Grunge rock group Nirvana is considered to be one of the most iconic rock groups of all time. From 1987 to 1994, lead singer and guitarist Kurt Cobain, bass guitarist Krist Novoselic and drummer Dave Grohl made the headlines countless times both for catchy singles and for wild antics. Despite this success, the group released only three studio albums and several other compilations during their career, which was tragically cut short by Cobain’s death in 1994. However, the group remains popular to this day and still has legions of new fans. As such, I find it only fitting to rank their albums from worst to best. Without further ado, here are the best Nirvana albums from worst to best, ranked!
3. Bleach (1989)
As Nirvana’s debut album, Bleach is less refined than the group’s later works and the sound is one example. More metal-inspired than Nevermind and In Utero, Bleach features tracks such as “Negative Creep”, “Blew” and “Floyd the Barber”, which exemplify the coarse sound perfectly.
While it isn’t as lyrically robust as the band’s subsequent works, it’s still an electrifying mix of exhilarating and ethereal toons that any Nirvana fan will want to jam out to at least five times. (To be fair, that applies to every song of theirs, but you get the point.)
2. In Utero (1993)
The third and final studio album by the group, In Utero is known to many Nirvana fans as the darker followup to the more commercially friendly Nevermind. Indeed, the LP lives up to its reputation with tracks such as “Scentless Apprentice”, “Radio Friendly Unit Shifter” and “Milk It”, which all eschew the clean, soothing sound of Nevermind‘s hardest tracks.
In Utero is barely edged out by its predecessor for having slightly fewer memorable songs. (To be fair, when the previous album contains what is the band’s overplayed anthem, that’s inevitable, but still.) This doesn’t detract from the quality of it however and it shines as an example of Nirvana at their lyrical best.
1. Nevermind (1991)
The album that catapulted the group into the spotlight, Nevermind is Nirvana’s magnum opus and it’s not very hard to see why. Discounting the overrated, yet still solid signature track “Smells Like Teen Spirit”, Nevermind not only contains hit singles such as “Come As You Are”, “In Bloom” and “Lithium”, but also melodic, introspective tunes such as “Polly” and “Something in the Way”. Of course, the album wouldn’t be complete without a few headbangers, so “On a Plane” and “Territorial Pissings” do the trick just fine.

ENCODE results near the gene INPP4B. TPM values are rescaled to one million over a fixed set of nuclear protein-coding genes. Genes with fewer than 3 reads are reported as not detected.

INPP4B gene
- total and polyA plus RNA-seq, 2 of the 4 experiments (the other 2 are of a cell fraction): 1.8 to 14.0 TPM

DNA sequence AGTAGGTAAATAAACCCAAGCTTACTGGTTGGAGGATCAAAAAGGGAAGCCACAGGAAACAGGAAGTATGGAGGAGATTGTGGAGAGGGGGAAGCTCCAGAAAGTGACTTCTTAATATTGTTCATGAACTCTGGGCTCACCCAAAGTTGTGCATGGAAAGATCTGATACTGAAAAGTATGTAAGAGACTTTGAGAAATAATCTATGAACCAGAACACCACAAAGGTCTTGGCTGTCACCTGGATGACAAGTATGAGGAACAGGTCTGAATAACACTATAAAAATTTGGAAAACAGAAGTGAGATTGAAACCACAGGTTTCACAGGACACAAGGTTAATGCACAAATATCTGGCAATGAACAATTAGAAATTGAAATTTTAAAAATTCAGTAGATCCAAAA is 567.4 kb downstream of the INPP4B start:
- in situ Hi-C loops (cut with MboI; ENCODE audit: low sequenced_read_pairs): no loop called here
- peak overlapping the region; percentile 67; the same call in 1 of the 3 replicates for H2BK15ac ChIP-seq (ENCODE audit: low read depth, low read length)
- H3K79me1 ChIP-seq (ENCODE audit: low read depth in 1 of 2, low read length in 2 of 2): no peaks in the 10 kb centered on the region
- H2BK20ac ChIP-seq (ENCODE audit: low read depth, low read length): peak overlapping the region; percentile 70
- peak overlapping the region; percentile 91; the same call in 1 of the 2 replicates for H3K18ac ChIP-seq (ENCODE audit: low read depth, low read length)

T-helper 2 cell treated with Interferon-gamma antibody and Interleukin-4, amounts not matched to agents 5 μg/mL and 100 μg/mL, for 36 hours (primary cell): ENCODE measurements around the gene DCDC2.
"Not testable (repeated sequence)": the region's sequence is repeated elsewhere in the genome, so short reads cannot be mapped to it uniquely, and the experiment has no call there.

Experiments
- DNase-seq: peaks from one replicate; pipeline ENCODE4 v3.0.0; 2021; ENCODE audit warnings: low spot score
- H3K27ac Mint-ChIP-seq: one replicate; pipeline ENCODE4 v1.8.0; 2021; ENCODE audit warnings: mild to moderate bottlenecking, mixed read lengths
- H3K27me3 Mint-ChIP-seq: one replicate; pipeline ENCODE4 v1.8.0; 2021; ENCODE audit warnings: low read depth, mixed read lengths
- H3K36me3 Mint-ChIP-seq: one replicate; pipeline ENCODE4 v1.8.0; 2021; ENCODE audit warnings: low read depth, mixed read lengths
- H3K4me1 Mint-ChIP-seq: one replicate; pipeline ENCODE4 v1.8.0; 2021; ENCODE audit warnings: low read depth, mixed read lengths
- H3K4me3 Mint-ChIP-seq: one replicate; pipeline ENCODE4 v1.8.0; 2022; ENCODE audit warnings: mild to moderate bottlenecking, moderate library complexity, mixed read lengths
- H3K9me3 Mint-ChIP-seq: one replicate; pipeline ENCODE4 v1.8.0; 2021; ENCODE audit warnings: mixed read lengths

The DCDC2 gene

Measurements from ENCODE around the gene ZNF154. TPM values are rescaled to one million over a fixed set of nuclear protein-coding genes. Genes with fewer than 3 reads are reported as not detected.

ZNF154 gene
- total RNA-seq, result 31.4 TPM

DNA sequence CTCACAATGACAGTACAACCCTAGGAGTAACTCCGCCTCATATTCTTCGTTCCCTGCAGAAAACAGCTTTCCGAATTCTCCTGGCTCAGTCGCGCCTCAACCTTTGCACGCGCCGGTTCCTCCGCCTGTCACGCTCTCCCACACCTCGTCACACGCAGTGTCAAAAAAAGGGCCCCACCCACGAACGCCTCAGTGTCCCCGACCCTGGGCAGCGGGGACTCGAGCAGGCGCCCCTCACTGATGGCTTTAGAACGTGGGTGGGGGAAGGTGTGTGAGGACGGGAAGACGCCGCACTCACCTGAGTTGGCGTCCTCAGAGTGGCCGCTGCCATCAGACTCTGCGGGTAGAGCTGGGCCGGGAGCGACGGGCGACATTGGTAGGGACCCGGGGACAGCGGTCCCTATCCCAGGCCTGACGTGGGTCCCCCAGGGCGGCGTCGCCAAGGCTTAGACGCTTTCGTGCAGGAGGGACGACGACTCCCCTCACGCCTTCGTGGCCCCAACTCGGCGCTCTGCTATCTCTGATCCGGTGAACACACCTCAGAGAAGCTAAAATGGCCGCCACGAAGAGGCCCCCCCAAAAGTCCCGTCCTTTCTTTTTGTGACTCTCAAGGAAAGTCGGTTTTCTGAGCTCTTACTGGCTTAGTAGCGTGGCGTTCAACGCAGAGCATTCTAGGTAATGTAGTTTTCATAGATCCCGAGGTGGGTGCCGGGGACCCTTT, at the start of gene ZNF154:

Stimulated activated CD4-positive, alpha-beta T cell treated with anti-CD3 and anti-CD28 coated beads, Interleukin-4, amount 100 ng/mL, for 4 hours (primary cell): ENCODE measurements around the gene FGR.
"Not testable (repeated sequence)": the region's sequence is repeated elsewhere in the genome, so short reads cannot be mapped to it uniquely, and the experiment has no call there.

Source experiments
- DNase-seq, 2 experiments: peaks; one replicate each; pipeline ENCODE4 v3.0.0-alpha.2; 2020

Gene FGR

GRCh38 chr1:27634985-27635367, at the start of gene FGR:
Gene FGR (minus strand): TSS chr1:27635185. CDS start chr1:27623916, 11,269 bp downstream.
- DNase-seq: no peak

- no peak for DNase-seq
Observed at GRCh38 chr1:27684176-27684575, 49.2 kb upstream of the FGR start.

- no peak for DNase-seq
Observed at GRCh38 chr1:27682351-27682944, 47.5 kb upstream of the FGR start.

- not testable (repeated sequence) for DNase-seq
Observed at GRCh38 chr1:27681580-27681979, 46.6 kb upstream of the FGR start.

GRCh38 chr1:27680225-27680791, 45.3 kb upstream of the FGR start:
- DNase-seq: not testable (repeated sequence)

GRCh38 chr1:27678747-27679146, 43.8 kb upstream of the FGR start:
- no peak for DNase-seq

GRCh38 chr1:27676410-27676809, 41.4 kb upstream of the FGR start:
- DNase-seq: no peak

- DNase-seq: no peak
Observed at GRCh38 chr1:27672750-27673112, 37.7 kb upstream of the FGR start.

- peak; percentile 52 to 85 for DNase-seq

Popularity does not detract from quality and nothing could be truer in the case of Nevermind. It might have the smoother sound, it might not be as abrasive as In Utero, but it has the catchiest songs and a consistent sound. Overall, it’s the group’s best work.
While technically not LP studio albums of original material, I find it only fair to rank Nirvana’s albums Incesticide and Unplugged. They were just as much a part of the group and deserve proper recognition. So without further ado, here are the two additional albums ranked!
2. Incesticide (1992)
Released between Nevermind and In Utero, Incesticide contains some of the group’s harsher tracks such as “Aneurysm”, while also containing lighter work such as “Been a Son”. Because it’s partially compilation album and doesn’t fully contain new work, I can’t rank it the same way I’d rank a full LP. But for what it is, Incesticide represents different sides of Nirvana and they are all welcome ones.
1. MTV Unplugged in New York (1994)
This posthumous release outclasses Incesticide for a simple reason. While Incesticide featured the sides of Nirvana we already were aware of, Unplugged introduced us to Nirvana’s calmer, more thoughtful side to a degree we hadn’t previously seen. Unlike most groups at the time, Nirvana played few of their top hits, only choosing “Come As You Are” and eschewing “Smells Like Teen Spirit”. Instead, the group largely focused on covers, such as “Jesus Don’t Want Me for a Sunbeam” by The Vaselines, “Lake of Fire” by the Meat Puppets and “Plateau”, also by the Meat Puppets. The result? Ironically electrifying.
Unplugged simultaneously showcases a new side of Nirvana and gives us a fresh spin on both their own work and the works of others. As such, it’s the ancillary Nirvana album to have.